Enhancing the Kazakhstan-ASEAN Countries Economic Partnership
Aug 4, 2020
Kazakhstan and the countries of the Association of Southeast Asian States (ASEAN) have been gradually enhancing their economic partnership to promote increased transit connectivity, joint infrastructure projects, and free trade agreements. Established in 1967, ASEAN is comprised of ten Southeast Asian nations, including Brunei, Cambodia, Indonesia, Laos, Malaysia, Myanmar, the Philippines, Singapore, Thailand, and Vietnam. Southeast Asia has a population of more than 650 million, a combined GDP of nearly $3 trillion and an abundance of natural resources and critical shipping lanes. Southeast Asia and Kazakhstan are both endowed with strategic geographical positions. Most of Southeast Asia’s maritime nations benefit from the high traffic of goods transported through the Strait of Malacca, the busiest strait in the world by ship traffic seeing nearly 100,000 vessels pass through annually. Similarly, Kazakhstan is transforming into a regional transit hub. The country is wedged between China and Russia with access to the Caspian Sea to transport goods to the Southern Caucasus and the European Union.
China has already realized the potential of both regions and has pushed for the implementation of Belt and Road Initiative (BRI) infrastructure projects to improve transit and energy connectivity for the region. Kazakhstan is an essential link to Belt and Road Initiative projects, unofficially being dubbed the “buckle” of the BRI. Chinese President Xi Jinping launched both the Silk Road Economic Belt to bolster regional cooperation with Central Asia and the 21st Century Maritime Silk Road to stimulate economic partnerships with Southeast Asia in 2013, linking the two regions through their collaboration with China. Though Kazakhstan and ASEAN are located at different points on China’s geopolitical network in Asia, the BRI has considerable potential to increase collaboration between the two entities.
Singapore is eyeing Kazakhstan’s emerging market as an opportunity to expand its growing business sector. The historical partnership between the two countries could spark increased cooperation in their business sectors. Following the collapse of the Soviet Union in 1991, Kazakhstan’s first president, Nursultan Nazarbayev, invited Singapore’s then-Prime Minister Lee-Kuan Yew to visit the newly independent Central Asian republic to gain insight from Lee on how to transform Kazakhstan into a booming economic hub like Singapore. Since then, both countries have retained close economic partnerships. In November 2018, the two countries signed the Bilateral Investment Treaty to develop more joint business opportunities for Kazakhstani and Singaporean businesses. Singapore also reaffirmed its commitment to this strategic partnership by becoming the second Southeast Asian nation to sign a free trade agreement with the Eurasian Economic Union (EAEU), of which Kazakhstan is a member, in October 2019. Vietnam was the first to sign such an agreement in 2015 and recorded a 48 percent increase in Kazakhstani-Vietnamese trade in 2017 as a result. Indonesia, Cambodia, and Thailand have all signed Memorandums of Cooperation with the Eurasian Economic Council (EEC) of the EAEU, a possible first-step to signing a free trade agreement with the union.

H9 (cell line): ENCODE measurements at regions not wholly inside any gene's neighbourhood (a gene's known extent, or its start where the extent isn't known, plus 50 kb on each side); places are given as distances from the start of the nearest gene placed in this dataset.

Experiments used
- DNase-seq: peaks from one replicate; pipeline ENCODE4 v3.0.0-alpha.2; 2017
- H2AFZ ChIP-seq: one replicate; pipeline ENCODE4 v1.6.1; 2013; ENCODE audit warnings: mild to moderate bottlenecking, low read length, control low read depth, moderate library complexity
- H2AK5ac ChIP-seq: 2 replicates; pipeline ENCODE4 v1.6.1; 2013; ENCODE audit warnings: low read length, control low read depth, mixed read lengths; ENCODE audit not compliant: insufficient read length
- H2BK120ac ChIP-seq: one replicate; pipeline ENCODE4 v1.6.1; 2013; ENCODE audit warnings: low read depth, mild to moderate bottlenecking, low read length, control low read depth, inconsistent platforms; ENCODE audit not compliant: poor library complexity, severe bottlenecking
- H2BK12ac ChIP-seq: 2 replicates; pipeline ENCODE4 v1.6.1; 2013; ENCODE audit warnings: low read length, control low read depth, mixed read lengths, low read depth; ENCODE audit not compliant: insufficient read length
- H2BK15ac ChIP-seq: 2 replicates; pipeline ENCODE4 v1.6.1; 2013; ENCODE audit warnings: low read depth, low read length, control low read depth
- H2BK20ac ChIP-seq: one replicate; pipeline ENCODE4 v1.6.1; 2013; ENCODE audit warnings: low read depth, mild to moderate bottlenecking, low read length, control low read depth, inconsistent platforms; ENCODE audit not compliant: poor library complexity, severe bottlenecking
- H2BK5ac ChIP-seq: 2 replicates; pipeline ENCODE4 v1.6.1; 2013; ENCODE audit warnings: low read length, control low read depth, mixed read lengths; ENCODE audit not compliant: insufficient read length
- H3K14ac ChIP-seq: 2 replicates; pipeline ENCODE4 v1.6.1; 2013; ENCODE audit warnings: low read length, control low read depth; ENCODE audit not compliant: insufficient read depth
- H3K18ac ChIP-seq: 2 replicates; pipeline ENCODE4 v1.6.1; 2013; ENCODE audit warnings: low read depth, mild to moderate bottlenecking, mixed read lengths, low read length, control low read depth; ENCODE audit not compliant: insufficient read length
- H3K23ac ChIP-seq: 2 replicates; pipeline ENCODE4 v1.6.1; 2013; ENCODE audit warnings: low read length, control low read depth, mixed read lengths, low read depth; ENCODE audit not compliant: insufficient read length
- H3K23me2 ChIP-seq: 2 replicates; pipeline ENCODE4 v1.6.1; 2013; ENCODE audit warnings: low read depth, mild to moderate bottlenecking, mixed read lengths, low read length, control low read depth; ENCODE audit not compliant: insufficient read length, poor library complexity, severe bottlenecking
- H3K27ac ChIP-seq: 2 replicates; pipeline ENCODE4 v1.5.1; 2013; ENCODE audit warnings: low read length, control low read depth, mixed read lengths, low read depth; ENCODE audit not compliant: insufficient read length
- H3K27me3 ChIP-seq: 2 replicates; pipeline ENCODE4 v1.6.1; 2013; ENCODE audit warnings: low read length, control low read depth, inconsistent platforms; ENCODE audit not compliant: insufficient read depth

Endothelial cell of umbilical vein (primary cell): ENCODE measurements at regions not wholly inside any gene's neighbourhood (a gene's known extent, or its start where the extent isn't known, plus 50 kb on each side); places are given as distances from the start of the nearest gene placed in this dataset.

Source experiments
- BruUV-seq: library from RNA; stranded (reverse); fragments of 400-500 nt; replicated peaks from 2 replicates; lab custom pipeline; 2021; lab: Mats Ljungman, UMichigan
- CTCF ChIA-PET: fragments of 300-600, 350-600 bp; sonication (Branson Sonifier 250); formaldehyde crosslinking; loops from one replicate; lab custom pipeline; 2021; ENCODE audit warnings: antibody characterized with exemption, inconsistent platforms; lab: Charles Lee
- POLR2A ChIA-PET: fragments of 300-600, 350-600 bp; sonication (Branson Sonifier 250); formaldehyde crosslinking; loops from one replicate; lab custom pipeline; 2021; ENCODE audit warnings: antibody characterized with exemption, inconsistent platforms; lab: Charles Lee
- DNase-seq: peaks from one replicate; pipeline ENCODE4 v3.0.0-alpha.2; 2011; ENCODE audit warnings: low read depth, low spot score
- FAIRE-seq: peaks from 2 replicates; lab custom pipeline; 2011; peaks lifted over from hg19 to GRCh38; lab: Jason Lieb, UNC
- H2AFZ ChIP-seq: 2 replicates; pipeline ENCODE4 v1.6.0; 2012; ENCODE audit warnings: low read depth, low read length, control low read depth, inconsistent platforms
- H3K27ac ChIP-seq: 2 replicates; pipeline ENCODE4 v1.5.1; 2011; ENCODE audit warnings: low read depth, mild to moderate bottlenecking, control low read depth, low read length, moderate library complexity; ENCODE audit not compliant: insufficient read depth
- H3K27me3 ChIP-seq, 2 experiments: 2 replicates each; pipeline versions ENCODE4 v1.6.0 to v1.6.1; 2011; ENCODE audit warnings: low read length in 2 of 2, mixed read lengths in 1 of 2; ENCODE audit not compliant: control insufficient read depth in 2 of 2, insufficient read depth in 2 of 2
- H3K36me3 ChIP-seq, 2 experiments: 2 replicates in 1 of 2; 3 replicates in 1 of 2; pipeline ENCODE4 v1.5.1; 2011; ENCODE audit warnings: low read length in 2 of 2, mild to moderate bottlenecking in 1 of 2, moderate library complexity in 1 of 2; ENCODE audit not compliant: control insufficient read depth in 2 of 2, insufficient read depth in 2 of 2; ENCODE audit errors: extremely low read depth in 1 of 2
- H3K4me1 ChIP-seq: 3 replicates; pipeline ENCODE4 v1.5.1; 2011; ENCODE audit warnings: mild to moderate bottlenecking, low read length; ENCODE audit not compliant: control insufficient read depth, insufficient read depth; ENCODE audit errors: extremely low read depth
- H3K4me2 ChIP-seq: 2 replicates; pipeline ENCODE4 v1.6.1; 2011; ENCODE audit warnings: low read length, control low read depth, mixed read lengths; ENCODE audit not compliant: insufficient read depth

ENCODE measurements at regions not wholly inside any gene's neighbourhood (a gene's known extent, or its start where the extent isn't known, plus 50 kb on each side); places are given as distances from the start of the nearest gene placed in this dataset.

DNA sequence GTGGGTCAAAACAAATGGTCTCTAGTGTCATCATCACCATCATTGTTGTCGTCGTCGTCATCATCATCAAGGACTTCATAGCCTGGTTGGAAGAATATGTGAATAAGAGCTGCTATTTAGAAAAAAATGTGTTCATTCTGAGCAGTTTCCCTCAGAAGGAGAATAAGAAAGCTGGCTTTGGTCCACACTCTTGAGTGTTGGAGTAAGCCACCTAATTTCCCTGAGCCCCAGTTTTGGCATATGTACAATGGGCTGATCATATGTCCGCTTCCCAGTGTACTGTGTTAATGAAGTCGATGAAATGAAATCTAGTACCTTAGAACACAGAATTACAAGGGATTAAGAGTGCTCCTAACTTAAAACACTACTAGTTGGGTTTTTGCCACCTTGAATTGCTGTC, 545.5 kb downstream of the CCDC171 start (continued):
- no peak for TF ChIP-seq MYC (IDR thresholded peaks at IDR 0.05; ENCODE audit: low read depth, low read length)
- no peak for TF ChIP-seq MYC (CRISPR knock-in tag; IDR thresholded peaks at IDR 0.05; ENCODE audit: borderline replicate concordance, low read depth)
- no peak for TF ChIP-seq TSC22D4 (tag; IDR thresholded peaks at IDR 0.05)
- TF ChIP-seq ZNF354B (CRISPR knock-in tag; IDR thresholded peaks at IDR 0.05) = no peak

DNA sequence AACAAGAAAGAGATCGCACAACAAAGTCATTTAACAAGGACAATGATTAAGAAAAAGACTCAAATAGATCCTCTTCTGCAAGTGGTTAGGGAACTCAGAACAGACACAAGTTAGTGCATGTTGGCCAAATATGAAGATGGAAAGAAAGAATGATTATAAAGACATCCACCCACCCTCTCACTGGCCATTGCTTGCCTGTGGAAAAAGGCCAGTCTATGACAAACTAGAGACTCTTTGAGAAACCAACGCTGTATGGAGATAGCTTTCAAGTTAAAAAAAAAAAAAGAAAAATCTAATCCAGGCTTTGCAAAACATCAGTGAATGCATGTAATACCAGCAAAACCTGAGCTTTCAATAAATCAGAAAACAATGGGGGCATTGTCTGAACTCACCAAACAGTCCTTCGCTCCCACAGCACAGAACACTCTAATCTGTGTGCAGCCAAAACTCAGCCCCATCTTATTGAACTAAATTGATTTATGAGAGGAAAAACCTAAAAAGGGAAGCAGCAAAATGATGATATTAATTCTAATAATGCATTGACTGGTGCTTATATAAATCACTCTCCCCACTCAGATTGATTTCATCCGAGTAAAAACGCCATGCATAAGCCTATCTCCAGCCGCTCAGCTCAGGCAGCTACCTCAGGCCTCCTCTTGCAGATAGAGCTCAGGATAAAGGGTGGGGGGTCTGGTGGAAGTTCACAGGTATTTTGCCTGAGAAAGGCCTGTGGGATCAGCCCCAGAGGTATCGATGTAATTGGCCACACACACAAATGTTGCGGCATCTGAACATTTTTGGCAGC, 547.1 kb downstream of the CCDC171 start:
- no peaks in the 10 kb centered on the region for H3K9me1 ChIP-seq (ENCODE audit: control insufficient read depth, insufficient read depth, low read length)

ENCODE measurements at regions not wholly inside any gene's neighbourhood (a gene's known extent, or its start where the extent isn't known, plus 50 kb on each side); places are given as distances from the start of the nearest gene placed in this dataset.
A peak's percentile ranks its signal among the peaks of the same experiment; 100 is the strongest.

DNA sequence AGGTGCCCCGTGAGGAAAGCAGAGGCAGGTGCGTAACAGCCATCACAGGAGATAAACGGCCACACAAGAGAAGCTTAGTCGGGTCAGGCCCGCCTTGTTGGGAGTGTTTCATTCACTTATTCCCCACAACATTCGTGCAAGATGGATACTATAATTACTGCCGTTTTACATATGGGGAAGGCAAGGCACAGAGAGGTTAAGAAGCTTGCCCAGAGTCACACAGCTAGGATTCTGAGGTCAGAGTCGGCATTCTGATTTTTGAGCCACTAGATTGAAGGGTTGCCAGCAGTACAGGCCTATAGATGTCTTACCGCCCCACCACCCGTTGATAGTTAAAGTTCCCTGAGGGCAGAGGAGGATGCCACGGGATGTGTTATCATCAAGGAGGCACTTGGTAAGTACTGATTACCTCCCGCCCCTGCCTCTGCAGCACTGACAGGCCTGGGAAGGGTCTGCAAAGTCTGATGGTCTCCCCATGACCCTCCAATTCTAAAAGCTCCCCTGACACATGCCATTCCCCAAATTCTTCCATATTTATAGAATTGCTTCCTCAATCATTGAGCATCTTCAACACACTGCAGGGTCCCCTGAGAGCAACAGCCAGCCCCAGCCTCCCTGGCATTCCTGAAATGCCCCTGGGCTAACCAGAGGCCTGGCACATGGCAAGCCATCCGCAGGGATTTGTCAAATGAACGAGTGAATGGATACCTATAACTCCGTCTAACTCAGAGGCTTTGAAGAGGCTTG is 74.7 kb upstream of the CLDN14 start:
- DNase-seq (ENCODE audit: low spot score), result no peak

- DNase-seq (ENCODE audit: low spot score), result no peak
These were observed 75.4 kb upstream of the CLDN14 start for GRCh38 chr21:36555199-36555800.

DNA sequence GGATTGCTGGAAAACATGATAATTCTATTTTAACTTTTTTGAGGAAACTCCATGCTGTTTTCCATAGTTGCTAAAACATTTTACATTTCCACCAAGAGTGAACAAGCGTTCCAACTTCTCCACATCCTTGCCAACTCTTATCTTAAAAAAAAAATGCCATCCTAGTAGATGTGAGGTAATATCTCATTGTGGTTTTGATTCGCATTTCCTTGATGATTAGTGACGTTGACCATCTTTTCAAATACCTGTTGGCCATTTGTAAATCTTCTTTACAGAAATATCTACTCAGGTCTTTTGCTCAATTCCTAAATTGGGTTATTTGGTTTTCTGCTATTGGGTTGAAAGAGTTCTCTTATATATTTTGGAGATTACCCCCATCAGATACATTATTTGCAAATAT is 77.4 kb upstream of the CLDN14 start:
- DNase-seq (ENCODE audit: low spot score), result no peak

China is not alone in its plan to move goods overland through Central Asia. Southeast Asian nations are also exploring the possibility of using Kazakhstan as a route to transport products to Europe. In March 2019, Vietnam launched the Vietnam-China-Kazakhstan transit route which allows Vietnamese goods to be transported by rail to Europe in 21 days. The land route is at least twice as fast as shipping goods across the Indian Ocean. Kazakhstan’s Khorgos dry port with China, its logistics terminal in Lianyungang port in China, and its Aktau port on the Caspian Sea make it appealing for Southeast Asian nations looking to reduce the time it takes to ship their goods to Europe.
Kazakhstan’s ambitions to become a booming center for Islamic finance are also drawing the predominantly-Muslim ASEAN members of Indonesia and Malaysia to improve bilateral relations with their Central Asian partner. There have been discussions between the Astana International Finance Centre (AIFC) and firms in the Malaysian financial sector on improving the Islamic banking partnership between the two countries. Similarly, Kazakhstan’s Deputy Foreign Affairs Minister Akylbek Kamaldinov noted that his country could learn from Indonesia if it wishes “to become a center for Islamic finance and halal industry in Central Asia.” Kazakhstan’s decision to develop its Islamic finance sector will likely attract the Muslim nations in Southeast Asia to bolster their economic ties with the country.
Kazakhstan is a dynamic emerging market and should not shy away from investment opportunities from beyond its immediate neighbors. The Central Asian country benefits from Chinese investment projects in the Belt and Road Initiative, linking Kazakhstan to Southeast Asia through their mutual relationship with China. Kazakhstan’s emerging market is also promising for Southeast Asian countries looking to invest in nontraditional partners, and its decision to develop Islamic finance will compel Indonesia and Malaysia to increase their investments in the country. By diversifying its BRI trade partners beyond China, Kazakhstan will be better equipped to avoid future reliance on China for trade and would elevate Kazakhstan’s status are an emerging global market and regional transit hub.